Post-Soviet Russia has become one of the world's top oil producers, refusing to work with OPEC as President Vladimir Putin has become something of a diplomatic peacock, attempting to position Russia as a friend of all three of Bush's "axis of evil" nations - Iraq, Iran and North Korea - while at the same time staying on good terms with Bush.
Yet Moscow may have been the first to blink. Putin has been holding out against the US demand for a tough new weapons inspection resolution by the UN. But his team in New York reportedly has indicated to the US that Moscow would support the US in return for trade guarantees worth billions and membership of the World Trade Organisation. Russia is owed more than $US7 billion by Iraq in pre-Gulf War debt and recently it closed a $US40 billion, long-term trade deal with Baghdad.
Just how high the stakes are was underscored by James Woolsey, a hawkish former CIA director who is close to the Iraqi opposition groups, when he told The Washington Post: "It's pretty straightforward. France and Russia have oil companies and interests in Iraq. They should be told that if they are of assistance in moving Iraq towards decent government, we'll do the best we can to ensure the new government and American companies work closely with them. If they throw in their lot with Saddam, it will be difficult, to the point of impossible, to persuade the new Iraqi government to work with them."
The US-backed Iraqi National Congress opposition group is letting it be known that it wants to review all deals done with Saddam. The group's chairman, Ahmed Chalabi, has urged the formation of a US-led consortium to redevelop Iraq's oil industry.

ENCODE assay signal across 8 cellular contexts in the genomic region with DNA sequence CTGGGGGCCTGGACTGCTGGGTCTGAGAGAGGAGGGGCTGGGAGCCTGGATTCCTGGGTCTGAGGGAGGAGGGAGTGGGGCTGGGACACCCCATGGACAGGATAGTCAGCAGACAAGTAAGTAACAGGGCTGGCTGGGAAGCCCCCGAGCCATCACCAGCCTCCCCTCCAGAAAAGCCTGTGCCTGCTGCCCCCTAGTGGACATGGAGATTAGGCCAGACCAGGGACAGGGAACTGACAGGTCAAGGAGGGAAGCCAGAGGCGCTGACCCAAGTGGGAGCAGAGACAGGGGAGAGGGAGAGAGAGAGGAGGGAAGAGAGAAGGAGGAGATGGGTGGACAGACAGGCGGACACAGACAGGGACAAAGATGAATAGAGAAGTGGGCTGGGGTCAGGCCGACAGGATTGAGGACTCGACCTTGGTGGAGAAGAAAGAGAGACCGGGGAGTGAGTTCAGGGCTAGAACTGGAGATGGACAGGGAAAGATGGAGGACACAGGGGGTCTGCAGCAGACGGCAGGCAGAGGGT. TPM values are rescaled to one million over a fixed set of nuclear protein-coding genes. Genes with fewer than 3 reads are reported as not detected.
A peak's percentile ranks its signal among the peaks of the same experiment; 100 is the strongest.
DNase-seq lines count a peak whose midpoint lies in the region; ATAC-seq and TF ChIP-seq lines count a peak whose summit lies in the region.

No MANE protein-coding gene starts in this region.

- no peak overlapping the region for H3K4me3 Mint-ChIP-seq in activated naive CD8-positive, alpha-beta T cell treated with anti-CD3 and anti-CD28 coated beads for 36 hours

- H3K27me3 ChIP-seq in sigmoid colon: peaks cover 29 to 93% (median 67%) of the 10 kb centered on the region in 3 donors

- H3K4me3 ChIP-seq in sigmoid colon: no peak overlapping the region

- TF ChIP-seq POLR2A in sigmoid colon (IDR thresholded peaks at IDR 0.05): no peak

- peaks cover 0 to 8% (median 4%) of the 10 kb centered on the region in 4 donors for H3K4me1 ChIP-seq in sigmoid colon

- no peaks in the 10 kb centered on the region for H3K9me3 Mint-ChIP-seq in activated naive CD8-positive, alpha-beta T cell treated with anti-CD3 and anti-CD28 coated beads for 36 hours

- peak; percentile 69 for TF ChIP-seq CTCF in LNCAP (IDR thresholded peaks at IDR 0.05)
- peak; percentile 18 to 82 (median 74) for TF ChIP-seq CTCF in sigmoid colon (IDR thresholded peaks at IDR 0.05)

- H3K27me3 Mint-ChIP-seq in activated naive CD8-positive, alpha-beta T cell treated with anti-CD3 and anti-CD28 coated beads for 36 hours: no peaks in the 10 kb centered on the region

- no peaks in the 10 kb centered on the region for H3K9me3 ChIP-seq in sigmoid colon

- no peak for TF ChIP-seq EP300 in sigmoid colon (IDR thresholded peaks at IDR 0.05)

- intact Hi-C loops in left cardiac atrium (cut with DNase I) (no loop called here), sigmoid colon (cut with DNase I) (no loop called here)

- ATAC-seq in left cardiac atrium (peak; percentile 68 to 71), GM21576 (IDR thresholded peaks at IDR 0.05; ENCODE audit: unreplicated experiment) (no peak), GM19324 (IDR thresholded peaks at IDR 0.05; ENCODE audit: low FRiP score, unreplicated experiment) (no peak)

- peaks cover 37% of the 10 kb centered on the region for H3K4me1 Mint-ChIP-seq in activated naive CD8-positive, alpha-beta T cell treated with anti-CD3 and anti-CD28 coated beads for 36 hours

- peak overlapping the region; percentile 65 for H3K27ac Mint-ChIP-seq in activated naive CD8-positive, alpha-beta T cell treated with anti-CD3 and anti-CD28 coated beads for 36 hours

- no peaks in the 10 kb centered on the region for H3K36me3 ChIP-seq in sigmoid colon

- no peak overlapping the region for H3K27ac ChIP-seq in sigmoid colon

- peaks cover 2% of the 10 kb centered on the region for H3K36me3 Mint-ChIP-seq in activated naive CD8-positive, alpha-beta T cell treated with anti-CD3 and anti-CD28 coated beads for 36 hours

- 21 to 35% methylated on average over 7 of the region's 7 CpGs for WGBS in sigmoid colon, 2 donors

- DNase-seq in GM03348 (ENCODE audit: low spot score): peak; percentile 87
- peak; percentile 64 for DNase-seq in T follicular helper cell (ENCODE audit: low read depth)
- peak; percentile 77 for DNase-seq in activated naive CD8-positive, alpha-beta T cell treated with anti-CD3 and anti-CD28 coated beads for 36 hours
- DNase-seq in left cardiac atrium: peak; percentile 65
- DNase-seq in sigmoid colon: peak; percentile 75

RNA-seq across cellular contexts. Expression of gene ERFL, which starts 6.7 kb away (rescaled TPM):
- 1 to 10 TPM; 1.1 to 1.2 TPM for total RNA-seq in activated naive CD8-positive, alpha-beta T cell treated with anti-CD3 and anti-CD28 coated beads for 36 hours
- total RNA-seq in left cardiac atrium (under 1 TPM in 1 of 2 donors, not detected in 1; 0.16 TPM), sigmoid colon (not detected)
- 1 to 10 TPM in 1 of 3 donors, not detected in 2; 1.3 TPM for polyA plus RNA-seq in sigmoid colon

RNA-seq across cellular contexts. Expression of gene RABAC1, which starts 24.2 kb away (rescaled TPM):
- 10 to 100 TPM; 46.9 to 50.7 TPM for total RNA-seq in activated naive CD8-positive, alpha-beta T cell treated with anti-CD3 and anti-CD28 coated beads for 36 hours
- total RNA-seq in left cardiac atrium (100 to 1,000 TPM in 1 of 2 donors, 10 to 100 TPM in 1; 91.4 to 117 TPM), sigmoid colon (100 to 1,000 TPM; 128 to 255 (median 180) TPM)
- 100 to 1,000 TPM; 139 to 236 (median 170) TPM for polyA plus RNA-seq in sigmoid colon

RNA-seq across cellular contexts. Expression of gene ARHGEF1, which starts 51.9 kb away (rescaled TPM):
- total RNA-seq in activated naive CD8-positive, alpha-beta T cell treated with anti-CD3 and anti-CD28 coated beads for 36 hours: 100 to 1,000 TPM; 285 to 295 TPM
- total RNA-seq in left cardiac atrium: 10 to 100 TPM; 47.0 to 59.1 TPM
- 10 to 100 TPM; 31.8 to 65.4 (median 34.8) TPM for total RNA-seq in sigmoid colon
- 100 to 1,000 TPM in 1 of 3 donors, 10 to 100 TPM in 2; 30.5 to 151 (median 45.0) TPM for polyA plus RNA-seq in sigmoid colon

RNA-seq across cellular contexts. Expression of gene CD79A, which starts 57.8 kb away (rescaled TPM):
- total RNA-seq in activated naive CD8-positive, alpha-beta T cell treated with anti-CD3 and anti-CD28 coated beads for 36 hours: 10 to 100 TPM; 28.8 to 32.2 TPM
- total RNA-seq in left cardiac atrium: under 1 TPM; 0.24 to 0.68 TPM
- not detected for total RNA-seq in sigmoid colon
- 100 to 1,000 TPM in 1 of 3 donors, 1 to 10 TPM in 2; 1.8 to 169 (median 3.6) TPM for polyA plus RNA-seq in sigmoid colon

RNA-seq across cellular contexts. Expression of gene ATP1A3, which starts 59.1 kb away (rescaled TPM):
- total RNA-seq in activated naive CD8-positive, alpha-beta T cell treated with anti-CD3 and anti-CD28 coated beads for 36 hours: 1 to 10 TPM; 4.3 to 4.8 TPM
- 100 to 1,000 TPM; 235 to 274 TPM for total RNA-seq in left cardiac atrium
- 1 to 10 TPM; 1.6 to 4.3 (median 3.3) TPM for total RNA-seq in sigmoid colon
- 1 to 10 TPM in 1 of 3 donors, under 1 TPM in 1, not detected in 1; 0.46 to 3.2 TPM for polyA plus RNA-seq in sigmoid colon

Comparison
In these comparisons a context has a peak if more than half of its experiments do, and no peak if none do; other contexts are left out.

And the INC's Washington director, Entifadh Qanbar, seemed to take some delight in revealing this week that the Russians had raced a diplomat to his office to reassure him that Moscow's Iraqi dealings had been based on historic and economic relations - nothing to do with Saddam. Intriguingly, noises of co-operation are being heard from Paris, too.
They can do all the deals they like, but there is no certainty about what state the industry will be in after a war.
Calls early this month by Iraqi Vice-President Taha Yassin Ramadan for Arabs to attack US targets in the region have fuelled worst-case scenarios that a desperate Saddam might torch the Iraqi industry, as he did in Kuwait; or that he might launch attacks on the Saudi, Kuwaiti and other Gulf oil industries. In which case, Sheik Yamani warned, the oil price could spike on either side of the $US100 mark.
When Saddam invaded Kuwait in 1990 oil was selling at $US16 a barrel. As the invasion became the hostage drama it shot to $US38. Where will it go this time? Who will be manipulating it? And to what end?
For now, the urge to give history a label even as it is happening has forced many to embrace Bush's name for this global upheaval - the war on terror. History, however, may well record it as the first oil war of the 21st century.